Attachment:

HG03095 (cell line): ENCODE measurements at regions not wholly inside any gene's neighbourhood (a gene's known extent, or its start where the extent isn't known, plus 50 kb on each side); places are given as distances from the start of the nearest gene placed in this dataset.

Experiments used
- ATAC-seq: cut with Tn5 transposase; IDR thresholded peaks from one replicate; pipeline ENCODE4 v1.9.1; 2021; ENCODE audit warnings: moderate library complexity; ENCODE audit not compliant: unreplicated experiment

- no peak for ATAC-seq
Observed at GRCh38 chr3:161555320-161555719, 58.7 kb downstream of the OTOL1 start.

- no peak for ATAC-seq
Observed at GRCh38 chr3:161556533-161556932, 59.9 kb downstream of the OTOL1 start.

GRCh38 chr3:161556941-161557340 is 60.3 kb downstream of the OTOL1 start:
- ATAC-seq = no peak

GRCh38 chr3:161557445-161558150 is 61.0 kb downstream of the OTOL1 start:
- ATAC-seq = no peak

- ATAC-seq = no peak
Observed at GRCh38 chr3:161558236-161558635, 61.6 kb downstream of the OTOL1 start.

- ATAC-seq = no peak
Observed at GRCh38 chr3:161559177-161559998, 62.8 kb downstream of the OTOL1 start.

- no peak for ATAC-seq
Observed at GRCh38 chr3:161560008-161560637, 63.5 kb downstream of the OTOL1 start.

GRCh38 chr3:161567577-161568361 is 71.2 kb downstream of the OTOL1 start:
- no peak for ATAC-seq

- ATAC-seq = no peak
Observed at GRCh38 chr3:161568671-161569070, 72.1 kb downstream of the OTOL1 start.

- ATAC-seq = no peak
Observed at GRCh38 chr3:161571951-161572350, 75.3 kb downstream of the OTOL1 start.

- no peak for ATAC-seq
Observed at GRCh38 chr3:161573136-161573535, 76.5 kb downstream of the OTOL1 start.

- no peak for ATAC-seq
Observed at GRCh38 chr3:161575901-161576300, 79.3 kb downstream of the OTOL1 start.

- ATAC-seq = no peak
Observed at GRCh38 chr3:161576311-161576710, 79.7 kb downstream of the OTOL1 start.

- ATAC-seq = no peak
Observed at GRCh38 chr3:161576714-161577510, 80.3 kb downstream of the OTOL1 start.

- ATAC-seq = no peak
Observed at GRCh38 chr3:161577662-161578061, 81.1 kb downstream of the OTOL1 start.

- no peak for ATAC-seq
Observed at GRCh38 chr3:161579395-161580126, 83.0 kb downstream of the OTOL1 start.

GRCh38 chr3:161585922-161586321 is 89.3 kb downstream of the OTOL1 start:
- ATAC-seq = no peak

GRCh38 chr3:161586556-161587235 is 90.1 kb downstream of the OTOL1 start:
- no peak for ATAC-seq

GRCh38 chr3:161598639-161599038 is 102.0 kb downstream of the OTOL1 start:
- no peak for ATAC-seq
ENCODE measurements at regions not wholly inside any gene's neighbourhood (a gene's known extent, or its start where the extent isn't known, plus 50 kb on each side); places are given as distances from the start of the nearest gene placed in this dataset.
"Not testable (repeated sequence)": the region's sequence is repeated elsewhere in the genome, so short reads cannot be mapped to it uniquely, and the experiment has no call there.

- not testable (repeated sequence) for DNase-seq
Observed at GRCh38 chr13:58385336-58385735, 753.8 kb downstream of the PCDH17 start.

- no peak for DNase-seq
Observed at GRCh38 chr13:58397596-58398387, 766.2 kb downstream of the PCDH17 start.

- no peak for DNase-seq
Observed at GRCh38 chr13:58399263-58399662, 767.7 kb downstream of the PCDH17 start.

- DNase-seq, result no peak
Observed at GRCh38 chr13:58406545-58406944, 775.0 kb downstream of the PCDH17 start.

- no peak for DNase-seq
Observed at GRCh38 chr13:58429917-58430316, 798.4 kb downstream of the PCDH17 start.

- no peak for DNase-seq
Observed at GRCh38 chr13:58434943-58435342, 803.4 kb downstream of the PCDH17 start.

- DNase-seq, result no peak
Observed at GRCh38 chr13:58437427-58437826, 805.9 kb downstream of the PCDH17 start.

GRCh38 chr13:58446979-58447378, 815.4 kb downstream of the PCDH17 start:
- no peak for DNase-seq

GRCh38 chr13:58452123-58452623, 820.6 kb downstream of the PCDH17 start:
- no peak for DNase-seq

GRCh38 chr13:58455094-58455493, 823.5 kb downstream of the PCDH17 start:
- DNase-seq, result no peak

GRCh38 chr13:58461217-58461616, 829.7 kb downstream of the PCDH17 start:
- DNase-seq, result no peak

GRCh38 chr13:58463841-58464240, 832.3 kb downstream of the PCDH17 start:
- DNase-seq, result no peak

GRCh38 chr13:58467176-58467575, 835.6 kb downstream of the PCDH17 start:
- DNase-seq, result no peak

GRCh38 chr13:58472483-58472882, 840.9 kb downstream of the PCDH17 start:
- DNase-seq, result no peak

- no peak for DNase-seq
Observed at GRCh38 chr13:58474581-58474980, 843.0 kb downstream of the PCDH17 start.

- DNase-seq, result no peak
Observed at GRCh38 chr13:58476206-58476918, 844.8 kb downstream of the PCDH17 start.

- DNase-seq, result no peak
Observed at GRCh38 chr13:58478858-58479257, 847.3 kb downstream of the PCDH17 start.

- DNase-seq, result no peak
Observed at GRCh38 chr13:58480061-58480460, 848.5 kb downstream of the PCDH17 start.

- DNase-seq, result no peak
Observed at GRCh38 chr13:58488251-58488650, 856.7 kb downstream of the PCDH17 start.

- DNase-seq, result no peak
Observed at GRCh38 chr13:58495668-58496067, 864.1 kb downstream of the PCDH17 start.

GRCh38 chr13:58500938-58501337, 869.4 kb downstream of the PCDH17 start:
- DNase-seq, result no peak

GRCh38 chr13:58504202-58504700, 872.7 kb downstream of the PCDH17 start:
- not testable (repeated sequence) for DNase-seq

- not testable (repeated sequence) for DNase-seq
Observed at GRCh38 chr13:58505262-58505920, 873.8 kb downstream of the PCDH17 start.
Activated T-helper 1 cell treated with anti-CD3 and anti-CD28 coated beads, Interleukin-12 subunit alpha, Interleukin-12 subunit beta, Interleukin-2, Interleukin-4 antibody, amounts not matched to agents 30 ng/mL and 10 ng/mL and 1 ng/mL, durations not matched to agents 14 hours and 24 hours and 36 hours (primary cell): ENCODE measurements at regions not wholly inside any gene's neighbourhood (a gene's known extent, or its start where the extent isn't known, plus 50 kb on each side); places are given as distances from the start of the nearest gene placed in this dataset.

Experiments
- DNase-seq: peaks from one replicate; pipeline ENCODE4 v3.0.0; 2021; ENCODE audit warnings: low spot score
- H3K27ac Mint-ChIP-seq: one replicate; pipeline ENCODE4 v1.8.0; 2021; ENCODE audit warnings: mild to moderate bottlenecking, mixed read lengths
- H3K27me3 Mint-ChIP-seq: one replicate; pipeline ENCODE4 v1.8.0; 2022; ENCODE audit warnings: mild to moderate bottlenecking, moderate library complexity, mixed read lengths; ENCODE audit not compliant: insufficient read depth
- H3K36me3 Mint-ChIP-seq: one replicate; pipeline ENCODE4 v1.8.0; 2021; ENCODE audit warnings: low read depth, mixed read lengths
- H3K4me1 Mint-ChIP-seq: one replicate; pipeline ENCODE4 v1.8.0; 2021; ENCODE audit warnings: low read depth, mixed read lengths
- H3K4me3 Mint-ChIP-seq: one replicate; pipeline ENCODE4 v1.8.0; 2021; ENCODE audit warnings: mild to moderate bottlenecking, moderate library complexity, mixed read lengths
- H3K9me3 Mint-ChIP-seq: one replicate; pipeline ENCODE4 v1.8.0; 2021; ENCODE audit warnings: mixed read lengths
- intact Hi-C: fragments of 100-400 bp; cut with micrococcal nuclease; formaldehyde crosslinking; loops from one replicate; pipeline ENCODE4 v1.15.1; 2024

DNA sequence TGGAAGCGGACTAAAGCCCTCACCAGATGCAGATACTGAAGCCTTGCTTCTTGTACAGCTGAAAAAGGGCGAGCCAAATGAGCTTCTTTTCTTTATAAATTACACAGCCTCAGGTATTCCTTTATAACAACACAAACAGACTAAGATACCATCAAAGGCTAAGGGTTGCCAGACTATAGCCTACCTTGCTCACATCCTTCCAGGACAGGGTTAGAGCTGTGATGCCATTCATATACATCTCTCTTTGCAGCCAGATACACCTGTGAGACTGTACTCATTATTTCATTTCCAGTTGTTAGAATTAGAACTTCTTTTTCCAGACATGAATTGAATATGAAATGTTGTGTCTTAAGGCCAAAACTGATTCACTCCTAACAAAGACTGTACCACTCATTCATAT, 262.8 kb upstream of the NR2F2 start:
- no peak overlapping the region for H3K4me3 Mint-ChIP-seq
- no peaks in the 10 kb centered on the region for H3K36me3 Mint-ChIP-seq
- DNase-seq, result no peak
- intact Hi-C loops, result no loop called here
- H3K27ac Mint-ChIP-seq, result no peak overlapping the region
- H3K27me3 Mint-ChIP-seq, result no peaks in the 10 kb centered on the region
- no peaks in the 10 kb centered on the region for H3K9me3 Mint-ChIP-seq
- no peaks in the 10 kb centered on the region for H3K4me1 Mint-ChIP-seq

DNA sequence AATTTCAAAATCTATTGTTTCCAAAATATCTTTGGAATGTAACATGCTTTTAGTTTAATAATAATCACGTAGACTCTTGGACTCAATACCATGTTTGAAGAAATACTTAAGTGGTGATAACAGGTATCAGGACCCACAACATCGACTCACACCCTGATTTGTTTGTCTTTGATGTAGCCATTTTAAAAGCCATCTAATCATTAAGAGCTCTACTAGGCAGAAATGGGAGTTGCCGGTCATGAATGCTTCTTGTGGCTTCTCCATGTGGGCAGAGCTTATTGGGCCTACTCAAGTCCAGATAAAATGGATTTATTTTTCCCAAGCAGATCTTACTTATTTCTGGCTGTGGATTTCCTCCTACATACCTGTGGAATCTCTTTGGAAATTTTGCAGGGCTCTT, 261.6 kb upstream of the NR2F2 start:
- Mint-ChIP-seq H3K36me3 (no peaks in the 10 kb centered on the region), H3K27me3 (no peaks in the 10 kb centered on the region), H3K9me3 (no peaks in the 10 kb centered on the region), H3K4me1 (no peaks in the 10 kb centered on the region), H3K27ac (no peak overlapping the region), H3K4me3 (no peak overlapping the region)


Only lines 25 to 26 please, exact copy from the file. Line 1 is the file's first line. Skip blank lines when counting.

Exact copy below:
Observed at GRCh38 chr3:161573136-161573535, 76.5 kb downstream of the OTOL1 start.

- no peak for ATAC-seq